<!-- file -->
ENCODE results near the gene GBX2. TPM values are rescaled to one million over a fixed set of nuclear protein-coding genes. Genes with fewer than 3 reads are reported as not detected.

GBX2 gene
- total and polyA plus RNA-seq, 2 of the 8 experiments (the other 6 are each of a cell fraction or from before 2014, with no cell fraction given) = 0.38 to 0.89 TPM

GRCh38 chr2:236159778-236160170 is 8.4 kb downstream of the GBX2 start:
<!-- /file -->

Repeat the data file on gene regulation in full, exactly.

ENCODE results near the gene GBX2. TPM values are rescaled to one million over a fixed set of nuclear protein-coding genes. Genes with fewer than 3 reads are reported as not detected.

GBX2 gene
- total and polyA plus RNA-seq, 2 of the 8 experiments (the other 6 are each of a cell fraction or from before 2014, with no cell fraction given) = 0.38 to 0.89 TPM

GRCh38 chr2:236159778-236160170 is 8.4 kb downstream of the GBX2 start: